The Apprentice attacks materialistic values but with a different strategy. Ratan Rathor wades through corruption to arrive at an understanding of life and its affirmations. According to World Literature Today, "the novel is cast in a series of Browning-like monologues, to a boy to whom the protagonist, burdened with sorrow of 'a wasted life', lays bare the motives, aspirations, dilemmas and frustrations of his past."
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"Here, finally is an English novel by an Indian writer that can be easily said to be one of a class." — Free Press Journal
"Its timbre seems an aural image of the times and conveys its sickness remarkably effectively." — Sunday World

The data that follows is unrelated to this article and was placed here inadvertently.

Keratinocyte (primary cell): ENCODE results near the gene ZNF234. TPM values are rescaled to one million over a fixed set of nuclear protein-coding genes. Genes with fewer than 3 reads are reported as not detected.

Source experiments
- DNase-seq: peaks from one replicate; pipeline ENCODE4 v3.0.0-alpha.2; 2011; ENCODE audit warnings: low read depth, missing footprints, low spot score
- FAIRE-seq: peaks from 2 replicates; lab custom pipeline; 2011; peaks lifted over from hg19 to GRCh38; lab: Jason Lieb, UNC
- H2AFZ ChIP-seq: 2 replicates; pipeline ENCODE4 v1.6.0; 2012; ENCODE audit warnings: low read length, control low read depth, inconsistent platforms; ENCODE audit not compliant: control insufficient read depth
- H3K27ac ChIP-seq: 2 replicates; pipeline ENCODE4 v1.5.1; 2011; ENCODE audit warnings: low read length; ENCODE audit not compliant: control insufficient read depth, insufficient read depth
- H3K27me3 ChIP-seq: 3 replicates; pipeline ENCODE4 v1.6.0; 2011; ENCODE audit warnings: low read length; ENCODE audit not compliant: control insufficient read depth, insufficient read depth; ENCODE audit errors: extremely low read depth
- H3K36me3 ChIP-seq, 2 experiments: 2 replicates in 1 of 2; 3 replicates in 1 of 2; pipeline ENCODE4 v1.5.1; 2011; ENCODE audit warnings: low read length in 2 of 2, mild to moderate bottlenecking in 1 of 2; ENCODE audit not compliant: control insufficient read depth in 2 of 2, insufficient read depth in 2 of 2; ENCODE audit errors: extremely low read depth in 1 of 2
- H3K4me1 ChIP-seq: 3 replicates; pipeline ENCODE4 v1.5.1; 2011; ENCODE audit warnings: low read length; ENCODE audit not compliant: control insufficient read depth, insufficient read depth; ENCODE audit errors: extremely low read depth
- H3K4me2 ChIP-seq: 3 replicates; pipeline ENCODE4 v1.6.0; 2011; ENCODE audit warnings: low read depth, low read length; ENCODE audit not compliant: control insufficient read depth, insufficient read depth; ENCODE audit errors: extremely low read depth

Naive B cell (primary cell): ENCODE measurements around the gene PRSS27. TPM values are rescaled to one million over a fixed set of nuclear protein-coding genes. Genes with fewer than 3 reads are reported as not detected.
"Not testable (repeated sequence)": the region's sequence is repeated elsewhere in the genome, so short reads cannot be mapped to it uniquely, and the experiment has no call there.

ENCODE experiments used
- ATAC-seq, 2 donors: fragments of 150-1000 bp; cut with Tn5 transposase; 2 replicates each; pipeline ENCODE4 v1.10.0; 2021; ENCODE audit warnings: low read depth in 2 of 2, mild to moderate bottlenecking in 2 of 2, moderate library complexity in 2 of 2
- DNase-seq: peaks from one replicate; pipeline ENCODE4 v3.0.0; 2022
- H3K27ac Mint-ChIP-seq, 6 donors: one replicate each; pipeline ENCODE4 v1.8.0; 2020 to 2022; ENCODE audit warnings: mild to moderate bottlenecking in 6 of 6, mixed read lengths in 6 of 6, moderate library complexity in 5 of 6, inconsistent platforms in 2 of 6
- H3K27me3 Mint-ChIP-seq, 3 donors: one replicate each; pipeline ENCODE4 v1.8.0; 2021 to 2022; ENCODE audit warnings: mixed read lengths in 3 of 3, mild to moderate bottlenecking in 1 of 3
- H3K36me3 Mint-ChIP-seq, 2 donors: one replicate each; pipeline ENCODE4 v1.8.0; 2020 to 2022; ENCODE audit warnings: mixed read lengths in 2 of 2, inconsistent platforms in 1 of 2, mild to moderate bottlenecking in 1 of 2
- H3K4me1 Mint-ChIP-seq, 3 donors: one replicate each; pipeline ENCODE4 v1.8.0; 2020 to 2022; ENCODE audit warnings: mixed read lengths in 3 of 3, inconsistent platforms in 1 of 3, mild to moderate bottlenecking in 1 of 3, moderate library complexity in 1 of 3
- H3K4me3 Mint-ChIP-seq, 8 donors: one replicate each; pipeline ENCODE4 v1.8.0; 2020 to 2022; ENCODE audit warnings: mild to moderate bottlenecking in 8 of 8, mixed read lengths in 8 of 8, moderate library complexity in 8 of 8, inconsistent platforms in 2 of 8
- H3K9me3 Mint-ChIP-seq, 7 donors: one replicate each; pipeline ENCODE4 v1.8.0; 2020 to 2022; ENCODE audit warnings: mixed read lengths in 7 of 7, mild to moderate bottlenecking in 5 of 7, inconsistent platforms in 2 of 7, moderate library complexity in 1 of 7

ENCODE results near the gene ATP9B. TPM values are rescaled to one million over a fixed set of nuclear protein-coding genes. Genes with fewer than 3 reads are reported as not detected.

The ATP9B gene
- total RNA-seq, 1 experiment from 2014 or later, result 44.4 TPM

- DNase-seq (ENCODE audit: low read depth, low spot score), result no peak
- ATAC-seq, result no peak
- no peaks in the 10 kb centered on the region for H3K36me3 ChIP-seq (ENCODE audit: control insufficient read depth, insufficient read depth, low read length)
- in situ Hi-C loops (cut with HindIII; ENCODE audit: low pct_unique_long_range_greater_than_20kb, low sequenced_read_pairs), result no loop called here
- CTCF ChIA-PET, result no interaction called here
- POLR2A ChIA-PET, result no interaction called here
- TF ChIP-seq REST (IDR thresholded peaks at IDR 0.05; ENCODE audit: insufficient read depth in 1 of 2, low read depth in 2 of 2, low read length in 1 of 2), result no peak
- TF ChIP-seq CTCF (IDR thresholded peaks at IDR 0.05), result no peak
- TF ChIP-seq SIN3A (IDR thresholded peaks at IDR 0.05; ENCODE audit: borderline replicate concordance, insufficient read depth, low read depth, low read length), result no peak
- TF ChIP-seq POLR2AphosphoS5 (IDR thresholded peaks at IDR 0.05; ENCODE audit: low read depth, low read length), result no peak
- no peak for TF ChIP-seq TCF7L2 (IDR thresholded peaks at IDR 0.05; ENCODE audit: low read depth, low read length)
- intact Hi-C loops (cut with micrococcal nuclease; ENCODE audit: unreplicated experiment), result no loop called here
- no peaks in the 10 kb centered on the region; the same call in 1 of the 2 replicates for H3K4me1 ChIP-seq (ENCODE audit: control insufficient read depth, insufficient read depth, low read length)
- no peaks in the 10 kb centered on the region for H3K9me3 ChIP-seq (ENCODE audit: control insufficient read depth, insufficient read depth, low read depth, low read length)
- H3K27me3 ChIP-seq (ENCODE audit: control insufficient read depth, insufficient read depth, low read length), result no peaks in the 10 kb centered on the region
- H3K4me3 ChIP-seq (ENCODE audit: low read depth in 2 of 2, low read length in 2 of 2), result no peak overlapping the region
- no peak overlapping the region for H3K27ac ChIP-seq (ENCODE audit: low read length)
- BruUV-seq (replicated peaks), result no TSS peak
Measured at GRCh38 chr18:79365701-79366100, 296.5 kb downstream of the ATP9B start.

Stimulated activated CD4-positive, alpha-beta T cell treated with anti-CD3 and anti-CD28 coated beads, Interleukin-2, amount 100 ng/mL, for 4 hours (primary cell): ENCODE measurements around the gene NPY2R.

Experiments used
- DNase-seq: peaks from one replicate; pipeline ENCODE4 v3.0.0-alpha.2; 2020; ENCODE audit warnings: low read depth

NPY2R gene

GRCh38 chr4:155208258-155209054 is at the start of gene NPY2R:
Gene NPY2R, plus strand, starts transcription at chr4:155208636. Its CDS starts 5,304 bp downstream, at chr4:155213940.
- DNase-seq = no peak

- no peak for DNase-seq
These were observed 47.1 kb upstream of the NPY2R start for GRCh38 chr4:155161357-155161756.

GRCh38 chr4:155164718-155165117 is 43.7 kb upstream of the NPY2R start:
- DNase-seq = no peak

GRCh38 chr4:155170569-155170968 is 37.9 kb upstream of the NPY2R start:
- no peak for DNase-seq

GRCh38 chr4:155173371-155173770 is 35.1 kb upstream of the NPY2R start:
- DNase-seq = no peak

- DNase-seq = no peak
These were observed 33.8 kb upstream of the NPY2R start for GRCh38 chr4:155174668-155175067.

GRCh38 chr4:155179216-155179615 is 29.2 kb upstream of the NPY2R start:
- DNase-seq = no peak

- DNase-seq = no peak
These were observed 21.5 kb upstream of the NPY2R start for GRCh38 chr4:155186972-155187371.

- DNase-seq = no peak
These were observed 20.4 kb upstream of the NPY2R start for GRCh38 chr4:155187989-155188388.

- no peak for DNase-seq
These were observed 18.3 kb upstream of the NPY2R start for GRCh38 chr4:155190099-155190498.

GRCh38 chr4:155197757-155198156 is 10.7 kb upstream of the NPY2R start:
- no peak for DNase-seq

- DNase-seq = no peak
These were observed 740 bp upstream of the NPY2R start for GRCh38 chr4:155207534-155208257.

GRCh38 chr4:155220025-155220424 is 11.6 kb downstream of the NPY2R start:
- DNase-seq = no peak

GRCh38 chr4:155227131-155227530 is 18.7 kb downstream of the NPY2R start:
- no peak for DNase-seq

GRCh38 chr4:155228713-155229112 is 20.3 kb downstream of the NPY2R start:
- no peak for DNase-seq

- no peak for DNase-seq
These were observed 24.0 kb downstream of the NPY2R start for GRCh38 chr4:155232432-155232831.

"There is certainly an impassioned quality in the writing." — Financial Express
"One of the very few Indo-Anglian writers who seem to be conscious of technique and technical experimentation..." — Books Abroad, USA
"Arun Joshi's is a peculiar talent and connoisseurs of style will have many things to say about The Apprentice... there is the promise of a new and vigorous personality in Indian fiction." — Tribune
Arun Joshi (1939-1993) was educated in India and USA. He got his Master Degree in Management from M.I.T. His five novels and a collection of short stories won him critical acclaim and a recognition as an author of rate sensitivity and exceptional talent. The Last Labyrinth was selected for a prestigious Sahitya Akademy Award, India's highest literary honour.